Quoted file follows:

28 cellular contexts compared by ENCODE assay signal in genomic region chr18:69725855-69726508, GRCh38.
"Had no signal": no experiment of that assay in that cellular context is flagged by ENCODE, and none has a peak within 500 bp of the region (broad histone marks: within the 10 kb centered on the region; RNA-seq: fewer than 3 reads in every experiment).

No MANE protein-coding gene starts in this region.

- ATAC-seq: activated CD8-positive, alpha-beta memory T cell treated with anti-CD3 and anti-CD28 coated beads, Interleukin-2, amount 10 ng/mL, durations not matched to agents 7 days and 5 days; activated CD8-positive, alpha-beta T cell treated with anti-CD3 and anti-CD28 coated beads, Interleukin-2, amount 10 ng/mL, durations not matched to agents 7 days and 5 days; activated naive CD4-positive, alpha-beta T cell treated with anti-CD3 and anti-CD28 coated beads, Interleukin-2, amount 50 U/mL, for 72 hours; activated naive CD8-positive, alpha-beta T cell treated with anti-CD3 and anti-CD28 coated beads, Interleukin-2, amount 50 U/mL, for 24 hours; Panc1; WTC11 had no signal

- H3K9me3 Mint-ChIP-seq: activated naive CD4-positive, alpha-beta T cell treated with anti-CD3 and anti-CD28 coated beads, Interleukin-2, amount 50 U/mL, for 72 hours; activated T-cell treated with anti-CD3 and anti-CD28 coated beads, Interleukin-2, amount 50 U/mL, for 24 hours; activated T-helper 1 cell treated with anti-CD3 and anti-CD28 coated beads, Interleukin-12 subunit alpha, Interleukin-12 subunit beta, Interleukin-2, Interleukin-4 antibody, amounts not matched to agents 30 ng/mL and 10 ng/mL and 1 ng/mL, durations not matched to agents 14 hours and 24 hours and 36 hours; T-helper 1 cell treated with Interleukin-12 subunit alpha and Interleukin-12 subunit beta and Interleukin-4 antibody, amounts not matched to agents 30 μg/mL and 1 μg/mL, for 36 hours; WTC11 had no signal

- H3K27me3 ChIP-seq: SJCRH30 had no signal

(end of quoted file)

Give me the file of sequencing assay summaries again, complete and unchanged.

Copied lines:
28 cellular contexts compared by ENCODE assay signal in genomic region chr18:69725855-69726508, GRCh38.
"Had no signal": no experiment of that assay in that cellular context is flagged by ENCODE, and none has a peak within 500 bp of the region (broad histone marks: within the 10 kb centered on the region; RNA-seq: fewer than 3 reads in every experiment).

No MANE protein-coding gene starts in this region.

- ATAC-seq: activated CD8-positive, alpha-beta memory T cell treated with anti-CD3 and anti-CD28 coated beads, Interleukin-2, amount 10 ng/mL, durations not matched to agents 7 days and 5 days; activated CD8-positive, alpha-beta T cell treated with anti-CD3 and anti-CD28 coated beads, Interleukin-2, amount 10 ng/mL, durations not matched to agents 7 days and 5 days; activated naive CD4-positive, alpha-beta T cell treated with anti-CD3 and anti-CD28 coated beads, Interleukin-2, amount 50 U/mL, for 72 hours; activated naive CD8-positive, alpha-beta T cell treated with anti-CD3 and anti-CD28 coated beads, Interleukin-2, amount 50 U/mL, for 24 hours; Panc1; WTC11 had no signal

- H3K9me3 Mint-ChIP-seq: activated naive CD4-positive, alpha-beta T cell treated with anti-CD3 and anti-CD28 coated beads, Interleukin-2, amount 50 U/mL, for 72 hours; activated T-cell treated with anti-CD3 and anti-CD28 coated beads, Interleukin-2, amount 50 U/mL, for 24 hours; activated T-helper 1 cell treated with anti-CD3 and anti-CD28 coated beads, Interleukin-12 subunit alpha, Interleukin-12 subunit beta, Interleukin-2, Interleukin-4 antibody, amounts not matched to agents 30 ng/mL and 10 ng/mL and 1 ng/mL, durations not matched to agents 14 hours and 24 hours and 36 hours; T-helper 1 cell treated with Interleukin-12 subunit alpha and Interleukin-12 subunit beta and Interleukin-4 antibody, amounts not matched to agents 30 μg/mL and 1 μg/mL, for 36 hours; WTC11 had no signal

- H3K27me3 ChIP-seq: SJCRH30 had no signal